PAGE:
With Power Comes Responsibility
In fall 2010, Common Sense Media brought its digital citizenship campaign to Omaha, Neb., in the first of many joint town hall events with MTV and the Family Violence Prevention Fund. Combining MTV's "A Thin Line" campaign with the Family Violence Prevention Fund's "That's Not Cool" initiative, the town halls are designed to generate honest discussion and open the lines of communication between parents and teens about the issues at play when growing up in a digital world. In Omaha, a panel of teens, a teacher, and a parent discussed the challenges and opportunities of living in a public and powerful online world and what it means to be a good digital citizen.
Nothing was off-limits: The panel covered everything from privacy and cyberbullying to protecting online reputation and how digital communication affects a teen's everyday relationships.
In the video above, Omaha teens express what they love about their digital lives -- as well as what they struggle with. The Internet, texting, social networking -- these are the realities of teen life today. And while all of these things can be misused, they also have the potential for being powerful tools when used responsibly.
Digital Citizenship Tips for Teens
For teens, we offer five simple rules of digital citizenship to help them create a world they can be proud of -- and inspire others to do the same.
Think before you post or text -- a bad reputation could be just a click away. Before you press the "send" button, imagine the last person in the world that you'd want seeing what you post.
What goes around comes around. If you want your privacy respected, respect others' privacy. Posting an embarrassing photo or forwarding a friend's private text without asking can cause unintended hurt or damage to others.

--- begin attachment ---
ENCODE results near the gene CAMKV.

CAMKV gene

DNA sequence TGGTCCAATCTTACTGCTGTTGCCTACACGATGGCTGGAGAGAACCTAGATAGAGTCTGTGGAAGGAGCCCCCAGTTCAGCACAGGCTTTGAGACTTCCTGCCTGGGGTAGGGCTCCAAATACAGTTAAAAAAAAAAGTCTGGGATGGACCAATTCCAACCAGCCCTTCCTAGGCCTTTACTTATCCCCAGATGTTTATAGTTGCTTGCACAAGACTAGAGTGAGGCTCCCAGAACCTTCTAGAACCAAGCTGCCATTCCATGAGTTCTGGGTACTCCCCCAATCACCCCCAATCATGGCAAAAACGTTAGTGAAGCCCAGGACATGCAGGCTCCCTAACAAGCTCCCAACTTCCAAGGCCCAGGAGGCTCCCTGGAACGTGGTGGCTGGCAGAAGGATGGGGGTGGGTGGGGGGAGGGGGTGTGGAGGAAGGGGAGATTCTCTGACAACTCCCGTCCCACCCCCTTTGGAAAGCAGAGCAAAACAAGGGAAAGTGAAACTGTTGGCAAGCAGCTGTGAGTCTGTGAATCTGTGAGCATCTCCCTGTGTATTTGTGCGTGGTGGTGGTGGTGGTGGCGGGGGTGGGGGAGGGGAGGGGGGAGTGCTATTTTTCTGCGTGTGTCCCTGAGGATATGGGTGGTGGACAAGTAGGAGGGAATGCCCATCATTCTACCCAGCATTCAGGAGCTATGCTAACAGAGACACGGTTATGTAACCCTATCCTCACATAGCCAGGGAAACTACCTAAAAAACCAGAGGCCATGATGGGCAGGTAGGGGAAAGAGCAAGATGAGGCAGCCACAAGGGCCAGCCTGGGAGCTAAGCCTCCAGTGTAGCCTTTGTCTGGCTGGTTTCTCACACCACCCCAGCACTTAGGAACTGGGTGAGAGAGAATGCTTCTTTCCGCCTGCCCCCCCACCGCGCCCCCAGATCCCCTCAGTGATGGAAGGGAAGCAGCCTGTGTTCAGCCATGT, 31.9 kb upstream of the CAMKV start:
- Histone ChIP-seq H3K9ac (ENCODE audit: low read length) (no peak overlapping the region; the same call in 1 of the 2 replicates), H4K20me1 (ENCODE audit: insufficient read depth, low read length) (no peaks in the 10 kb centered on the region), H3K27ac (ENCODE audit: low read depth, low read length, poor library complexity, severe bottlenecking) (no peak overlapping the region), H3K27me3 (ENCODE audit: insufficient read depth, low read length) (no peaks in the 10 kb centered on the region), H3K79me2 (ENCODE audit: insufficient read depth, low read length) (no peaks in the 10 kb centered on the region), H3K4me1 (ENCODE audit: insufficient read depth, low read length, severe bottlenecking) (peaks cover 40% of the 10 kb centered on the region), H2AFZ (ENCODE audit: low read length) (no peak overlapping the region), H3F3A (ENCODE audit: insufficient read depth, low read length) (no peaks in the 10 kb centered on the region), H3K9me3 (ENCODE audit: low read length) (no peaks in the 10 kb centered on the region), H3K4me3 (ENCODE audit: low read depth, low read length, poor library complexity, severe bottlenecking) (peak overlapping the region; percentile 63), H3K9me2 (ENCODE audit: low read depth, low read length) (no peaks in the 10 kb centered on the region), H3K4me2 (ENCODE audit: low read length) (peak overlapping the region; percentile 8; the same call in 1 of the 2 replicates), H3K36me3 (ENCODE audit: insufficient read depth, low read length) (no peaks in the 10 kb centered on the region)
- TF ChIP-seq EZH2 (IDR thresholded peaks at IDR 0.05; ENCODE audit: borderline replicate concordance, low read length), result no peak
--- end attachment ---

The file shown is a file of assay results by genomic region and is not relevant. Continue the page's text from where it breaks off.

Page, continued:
Spread heart, not hurt. If you wouldn't say it in person, don't say it online. Stand up for those who are bullied or harassed, and let them know that you're there for them.
Give and get credit. We're all proud of what we create. Illegal downloading, digital cheating, and cutting and pasting other people's stuff may be easy, but that doesn't make it right. You have the responsibility to respect other people's creative work -- and the right to have your own work respected.
Make this a world you want to live in. Spread the good stuff. Create, share, tag, comment, and contribute to the online world in positive ways.
Digital Citizenship Tips for Parents and Teachers
We live in a rapidly changing media and tech world in which kids are far more plugged in digitally than parents and teachers are, and these technologies present huge challenges for our kids and how they grow up. Digital dramas can have a lasting effect on a teen's life. But parents and educators can make a real impact on the future of teens growing up in a digital world. Help teens help themselves.
The Internet's not written in pencil. It's written in pen. What teens do online spreads fast and lasts long. Remind them to think before they post.
Nothing is as private as they think. Anything teens say or do can be copied, pasted, and sent to gazillions of people in a heartbeat. Make sure kids use privacy settings and that they understand that the best way to protect their secrets is not to post personal stuff.
Kindness counts. The anonymity of the digital world can lead kids to say and do things online that they wouldn't in person. Encourage them to communicate kindly, stand up for others, and build positive online relationships rooted in respect.
Digital cheating is still cheating. Right and wrong extend to online and mobile life. Impart your values, and tell kids not to plagiarize, download illegally, or use technology to cheat in school.
Embrace their world. None of us wants technology to isolate us from our kids. Do some homework, and ask kids to share the sites they visit, the songs they download, the gadgets they love. It's up to us to join the fun and help them seize the potential.
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More more parent advice on the media world of your kids, visit Common Sense Media.